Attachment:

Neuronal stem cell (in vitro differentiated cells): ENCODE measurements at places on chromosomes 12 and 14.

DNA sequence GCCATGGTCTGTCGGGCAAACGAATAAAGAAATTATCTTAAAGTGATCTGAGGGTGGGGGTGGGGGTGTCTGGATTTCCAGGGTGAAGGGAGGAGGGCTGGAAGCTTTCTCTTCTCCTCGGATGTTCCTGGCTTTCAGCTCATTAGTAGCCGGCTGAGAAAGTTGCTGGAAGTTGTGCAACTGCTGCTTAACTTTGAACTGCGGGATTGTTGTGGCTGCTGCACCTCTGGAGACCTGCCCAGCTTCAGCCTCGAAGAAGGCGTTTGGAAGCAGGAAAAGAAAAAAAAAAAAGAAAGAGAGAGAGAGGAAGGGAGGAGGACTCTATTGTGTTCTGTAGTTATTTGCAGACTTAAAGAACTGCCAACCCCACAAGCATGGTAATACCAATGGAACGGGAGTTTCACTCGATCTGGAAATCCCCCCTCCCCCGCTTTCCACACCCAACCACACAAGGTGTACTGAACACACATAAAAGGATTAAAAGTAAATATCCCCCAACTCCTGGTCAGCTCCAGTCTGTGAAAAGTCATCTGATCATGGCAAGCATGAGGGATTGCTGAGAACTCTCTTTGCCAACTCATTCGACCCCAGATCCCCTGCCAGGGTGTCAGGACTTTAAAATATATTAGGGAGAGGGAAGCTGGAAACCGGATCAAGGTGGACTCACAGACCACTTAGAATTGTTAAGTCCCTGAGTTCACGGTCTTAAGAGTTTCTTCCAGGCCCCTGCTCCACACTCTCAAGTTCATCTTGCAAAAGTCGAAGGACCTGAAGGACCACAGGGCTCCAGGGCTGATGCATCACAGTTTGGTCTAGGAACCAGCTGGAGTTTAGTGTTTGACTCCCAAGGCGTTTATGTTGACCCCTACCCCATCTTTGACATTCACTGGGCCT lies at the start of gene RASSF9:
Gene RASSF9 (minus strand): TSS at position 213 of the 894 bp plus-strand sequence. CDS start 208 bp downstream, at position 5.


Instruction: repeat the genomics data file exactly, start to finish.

Neuronal stem cell (in vitro differentiated cells): ENCODE measurements at places on chromosomes 12 and 14.

DNA sequence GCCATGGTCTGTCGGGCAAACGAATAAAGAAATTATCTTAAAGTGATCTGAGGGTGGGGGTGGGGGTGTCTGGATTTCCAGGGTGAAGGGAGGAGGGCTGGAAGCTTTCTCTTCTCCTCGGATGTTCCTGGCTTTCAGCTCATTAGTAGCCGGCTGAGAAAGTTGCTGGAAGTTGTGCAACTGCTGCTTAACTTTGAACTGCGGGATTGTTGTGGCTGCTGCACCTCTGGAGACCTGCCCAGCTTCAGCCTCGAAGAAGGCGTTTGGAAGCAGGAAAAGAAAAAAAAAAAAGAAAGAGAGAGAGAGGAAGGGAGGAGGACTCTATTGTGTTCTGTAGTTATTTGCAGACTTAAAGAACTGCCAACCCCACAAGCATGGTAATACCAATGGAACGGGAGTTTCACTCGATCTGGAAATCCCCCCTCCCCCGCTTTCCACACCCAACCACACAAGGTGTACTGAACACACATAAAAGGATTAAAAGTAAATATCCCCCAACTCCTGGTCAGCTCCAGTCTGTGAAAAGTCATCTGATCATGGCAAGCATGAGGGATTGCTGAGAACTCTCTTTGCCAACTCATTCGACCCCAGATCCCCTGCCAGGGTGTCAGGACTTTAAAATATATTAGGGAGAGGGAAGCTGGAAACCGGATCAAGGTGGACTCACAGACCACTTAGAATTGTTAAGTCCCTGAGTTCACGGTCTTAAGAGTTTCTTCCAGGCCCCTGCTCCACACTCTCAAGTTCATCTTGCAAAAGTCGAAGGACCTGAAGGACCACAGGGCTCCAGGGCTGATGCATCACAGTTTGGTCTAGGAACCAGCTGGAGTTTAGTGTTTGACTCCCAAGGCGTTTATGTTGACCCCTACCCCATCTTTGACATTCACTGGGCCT lies at the start of gene RASSF9:
Gene RASSF9 (minus strand): TSS at position 213 of the 894 bp plus-strand sequence. CDS start 208 bp downstream, at position 5.